The Loneliness of Pet Loss

I’ve done psychic readings for a fair number of folks who have lost a beloved pet. I follow a couple of “animal” or “pet loss” groups on social media. Besides the agony of the absence of a fur-baby, there’s another aspect I notice of this particular grieving process: thinking that you’re somehow weak or wrong or overly hysterical because you’re having a hard time getting past it. It’s a unique kind of loneliness, one that I haven’t seen the equivalent of over the loss of a close human.

You may have friends, coworkers or family who don’t quite understand why the loss of your pet is such a big deal to you. How many of us have heard something along the lines of “It was only a cat,” or “Well, you can always get another one.” Like the animal who seemed to know your every thought and was always there for you was just a blender or a pair of shoes. So, you deeply internalize your grief, worrying that you’re some kind of freak. And that makes the process even more difficult.

I am here to tell you that what you’re experiencing is totally OK. There is no time frame on grieving the loss of a beloved animal. Have you seen that meme that goes something like “A pet leaves pawprints on your heart”? They do, and for that reason alone, accepting their physical absence is one of the hardest things you’ll ever do. For some clients, they worry that it’s been five years and they’re still “not over it.” Fact is, you may never be. Of course, you’ll likely function better day to day, but it’s entirely possible that one day you may see an animal who reminds you of your lost fur-baby, and just fall apart.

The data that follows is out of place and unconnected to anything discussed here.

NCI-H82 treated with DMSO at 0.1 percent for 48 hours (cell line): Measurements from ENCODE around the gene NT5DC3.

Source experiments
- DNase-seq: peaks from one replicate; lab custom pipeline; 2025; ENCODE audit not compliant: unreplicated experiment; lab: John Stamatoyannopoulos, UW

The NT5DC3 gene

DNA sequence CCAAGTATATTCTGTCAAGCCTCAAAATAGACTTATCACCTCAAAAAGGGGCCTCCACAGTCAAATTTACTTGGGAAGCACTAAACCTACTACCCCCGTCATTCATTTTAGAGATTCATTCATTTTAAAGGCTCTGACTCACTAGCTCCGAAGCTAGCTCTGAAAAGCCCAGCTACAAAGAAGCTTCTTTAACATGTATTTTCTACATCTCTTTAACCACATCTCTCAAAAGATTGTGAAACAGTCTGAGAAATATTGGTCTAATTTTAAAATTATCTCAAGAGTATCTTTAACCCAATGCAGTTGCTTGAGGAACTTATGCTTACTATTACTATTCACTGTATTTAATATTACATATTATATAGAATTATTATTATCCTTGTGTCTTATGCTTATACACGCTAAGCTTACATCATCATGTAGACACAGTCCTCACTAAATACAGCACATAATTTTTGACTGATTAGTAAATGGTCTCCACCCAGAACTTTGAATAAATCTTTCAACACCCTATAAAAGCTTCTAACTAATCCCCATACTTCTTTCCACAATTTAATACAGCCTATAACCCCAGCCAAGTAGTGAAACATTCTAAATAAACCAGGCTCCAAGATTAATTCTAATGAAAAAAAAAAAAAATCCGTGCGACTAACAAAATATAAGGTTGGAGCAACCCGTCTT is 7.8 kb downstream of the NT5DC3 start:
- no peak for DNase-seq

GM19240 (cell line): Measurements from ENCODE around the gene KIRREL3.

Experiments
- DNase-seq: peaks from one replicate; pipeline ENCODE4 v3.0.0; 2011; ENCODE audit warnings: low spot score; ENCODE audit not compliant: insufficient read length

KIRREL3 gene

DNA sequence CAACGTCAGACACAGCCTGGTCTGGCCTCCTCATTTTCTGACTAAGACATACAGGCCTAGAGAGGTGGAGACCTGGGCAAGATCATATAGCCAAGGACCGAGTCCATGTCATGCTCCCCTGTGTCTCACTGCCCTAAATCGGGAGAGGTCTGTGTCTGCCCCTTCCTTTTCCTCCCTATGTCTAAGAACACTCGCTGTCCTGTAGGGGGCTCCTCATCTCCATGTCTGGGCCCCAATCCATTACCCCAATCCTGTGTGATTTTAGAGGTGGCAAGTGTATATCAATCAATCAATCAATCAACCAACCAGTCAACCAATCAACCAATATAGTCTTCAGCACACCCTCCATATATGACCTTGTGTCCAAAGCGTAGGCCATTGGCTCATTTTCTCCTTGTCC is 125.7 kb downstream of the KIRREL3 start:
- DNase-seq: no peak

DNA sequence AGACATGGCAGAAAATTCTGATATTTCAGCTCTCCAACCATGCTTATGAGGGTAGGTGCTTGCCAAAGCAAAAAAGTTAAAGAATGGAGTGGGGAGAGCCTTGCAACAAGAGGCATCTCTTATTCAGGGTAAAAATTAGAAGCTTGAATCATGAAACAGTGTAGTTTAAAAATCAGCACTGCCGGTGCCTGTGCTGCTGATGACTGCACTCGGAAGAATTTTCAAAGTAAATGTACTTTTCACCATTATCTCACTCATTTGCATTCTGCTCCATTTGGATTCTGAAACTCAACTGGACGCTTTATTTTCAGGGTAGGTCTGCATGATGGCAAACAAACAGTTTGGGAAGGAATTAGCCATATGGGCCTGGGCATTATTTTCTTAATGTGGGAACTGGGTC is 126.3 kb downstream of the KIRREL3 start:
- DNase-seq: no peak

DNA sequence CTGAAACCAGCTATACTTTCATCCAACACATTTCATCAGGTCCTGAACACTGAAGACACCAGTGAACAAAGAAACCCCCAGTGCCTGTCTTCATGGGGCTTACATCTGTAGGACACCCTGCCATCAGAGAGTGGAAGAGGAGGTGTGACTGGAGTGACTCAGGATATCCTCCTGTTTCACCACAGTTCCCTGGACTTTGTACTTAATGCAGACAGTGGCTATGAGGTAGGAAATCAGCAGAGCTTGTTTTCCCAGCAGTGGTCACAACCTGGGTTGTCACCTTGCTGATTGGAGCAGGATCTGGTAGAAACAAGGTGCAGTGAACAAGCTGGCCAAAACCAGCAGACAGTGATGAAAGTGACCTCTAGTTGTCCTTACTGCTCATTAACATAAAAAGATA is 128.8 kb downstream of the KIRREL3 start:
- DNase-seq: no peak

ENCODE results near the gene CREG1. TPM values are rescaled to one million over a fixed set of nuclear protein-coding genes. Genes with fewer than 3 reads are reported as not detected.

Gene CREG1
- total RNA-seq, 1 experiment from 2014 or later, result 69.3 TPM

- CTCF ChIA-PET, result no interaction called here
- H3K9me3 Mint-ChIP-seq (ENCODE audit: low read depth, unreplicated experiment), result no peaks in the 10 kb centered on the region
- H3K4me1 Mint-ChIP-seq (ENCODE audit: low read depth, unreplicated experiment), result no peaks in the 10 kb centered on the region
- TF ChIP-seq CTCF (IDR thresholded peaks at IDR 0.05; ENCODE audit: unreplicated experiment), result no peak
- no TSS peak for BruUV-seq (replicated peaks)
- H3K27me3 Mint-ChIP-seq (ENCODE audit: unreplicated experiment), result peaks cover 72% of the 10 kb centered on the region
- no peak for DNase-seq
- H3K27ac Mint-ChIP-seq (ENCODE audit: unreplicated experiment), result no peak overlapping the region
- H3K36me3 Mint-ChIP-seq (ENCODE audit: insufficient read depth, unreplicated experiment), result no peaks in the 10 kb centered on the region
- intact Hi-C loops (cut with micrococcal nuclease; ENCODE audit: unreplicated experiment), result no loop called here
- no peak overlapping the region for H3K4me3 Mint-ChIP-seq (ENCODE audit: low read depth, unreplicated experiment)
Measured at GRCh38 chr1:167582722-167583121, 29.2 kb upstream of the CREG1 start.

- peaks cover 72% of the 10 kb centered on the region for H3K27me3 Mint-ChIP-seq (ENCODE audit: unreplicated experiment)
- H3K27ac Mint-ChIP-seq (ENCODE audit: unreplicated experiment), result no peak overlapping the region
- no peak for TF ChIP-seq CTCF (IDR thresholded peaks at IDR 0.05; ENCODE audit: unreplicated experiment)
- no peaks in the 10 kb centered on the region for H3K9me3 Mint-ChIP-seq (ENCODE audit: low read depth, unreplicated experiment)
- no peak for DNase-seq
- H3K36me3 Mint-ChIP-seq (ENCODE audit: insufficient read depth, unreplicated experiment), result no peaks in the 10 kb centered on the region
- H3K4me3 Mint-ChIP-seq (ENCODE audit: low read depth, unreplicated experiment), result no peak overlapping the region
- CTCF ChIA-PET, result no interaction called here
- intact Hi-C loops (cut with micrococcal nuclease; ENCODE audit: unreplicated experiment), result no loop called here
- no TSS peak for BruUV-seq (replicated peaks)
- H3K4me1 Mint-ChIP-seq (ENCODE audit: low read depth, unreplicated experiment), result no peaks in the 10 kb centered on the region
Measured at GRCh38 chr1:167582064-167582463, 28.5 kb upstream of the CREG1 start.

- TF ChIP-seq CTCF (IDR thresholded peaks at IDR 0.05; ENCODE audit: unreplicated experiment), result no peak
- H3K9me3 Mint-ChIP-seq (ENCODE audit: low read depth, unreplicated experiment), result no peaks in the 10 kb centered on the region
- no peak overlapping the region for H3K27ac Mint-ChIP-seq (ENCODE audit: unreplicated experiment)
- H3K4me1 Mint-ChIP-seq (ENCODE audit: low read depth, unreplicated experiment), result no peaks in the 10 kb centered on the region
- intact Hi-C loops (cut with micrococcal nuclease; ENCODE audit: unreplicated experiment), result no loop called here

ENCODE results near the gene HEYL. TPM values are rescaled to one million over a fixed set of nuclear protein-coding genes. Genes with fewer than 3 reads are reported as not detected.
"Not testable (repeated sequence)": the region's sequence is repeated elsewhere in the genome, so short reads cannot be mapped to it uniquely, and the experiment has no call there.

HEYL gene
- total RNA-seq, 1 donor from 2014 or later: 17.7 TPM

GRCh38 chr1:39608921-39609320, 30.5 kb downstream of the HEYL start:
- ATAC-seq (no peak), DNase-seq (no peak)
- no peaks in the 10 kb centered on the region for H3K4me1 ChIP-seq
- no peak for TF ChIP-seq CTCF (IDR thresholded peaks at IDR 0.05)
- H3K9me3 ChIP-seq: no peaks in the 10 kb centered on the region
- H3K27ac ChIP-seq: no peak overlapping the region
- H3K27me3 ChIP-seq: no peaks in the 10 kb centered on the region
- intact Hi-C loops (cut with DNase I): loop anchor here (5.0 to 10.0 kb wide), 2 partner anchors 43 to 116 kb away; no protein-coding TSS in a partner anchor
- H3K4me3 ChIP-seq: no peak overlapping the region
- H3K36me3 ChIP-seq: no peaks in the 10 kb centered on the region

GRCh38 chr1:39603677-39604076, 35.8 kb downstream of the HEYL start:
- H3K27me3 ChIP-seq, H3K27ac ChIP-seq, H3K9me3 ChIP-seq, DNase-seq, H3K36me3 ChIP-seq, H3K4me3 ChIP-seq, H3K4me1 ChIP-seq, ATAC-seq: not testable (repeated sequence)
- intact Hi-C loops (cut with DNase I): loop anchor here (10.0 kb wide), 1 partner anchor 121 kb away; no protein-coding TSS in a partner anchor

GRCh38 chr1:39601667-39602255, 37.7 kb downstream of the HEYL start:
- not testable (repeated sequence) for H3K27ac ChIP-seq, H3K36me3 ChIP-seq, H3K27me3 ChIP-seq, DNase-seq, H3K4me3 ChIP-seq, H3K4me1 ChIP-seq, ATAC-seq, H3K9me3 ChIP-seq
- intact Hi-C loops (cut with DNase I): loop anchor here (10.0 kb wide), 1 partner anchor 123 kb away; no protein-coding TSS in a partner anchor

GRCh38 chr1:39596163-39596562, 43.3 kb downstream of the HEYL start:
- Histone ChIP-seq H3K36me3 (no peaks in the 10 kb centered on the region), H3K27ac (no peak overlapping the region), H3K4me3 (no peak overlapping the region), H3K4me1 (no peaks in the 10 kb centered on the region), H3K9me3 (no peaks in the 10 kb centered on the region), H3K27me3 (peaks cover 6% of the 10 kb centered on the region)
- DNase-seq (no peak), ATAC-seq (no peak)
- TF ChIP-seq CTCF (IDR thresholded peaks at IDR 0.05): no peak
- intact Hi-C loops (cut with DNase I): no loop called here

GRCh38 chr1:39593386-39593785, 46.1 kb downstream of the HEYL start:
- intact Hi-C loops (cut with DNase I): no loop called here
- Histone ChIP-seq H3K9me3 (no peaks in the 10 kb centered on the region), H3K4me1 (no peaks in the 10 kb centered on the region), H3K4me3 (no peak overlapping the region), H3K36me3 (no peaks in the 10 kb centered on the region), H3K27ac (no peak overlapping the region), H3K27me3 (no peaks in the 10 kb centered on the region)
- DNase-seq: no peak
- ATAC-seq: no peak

Again, that’s OK.

I believe that one of the roles that animals play in our life is opening up our hearts and souls – which, in turn, makes us better humans. The love they show is profound and can’t be found anywhere else – not even in your family, in my opinion. I mean, do you cry at those ads for the ASPCA or over the dire circumstances of endangered species?  (Raises hand).

So “moving on” is a complicated process, different for everyone. The main takeaway I want you to have is that this is about the relationship you had with your pet – unique, personal, and frankly, none of anyone else’s damn bidness (even if they mean well). Don’t feel like you need to be on a timetable.

I would suggest that a grief support group can be helpful (they do have them for pet parents). There are also like-minded folks on social media where you’ll find people who “get it.” Bottom line: let the love you had with your animal live on in your heart. Honor him/her in any way you’d like. Know that the immediate agony will fade over time, but the special connection never will.

-Cindy Grogan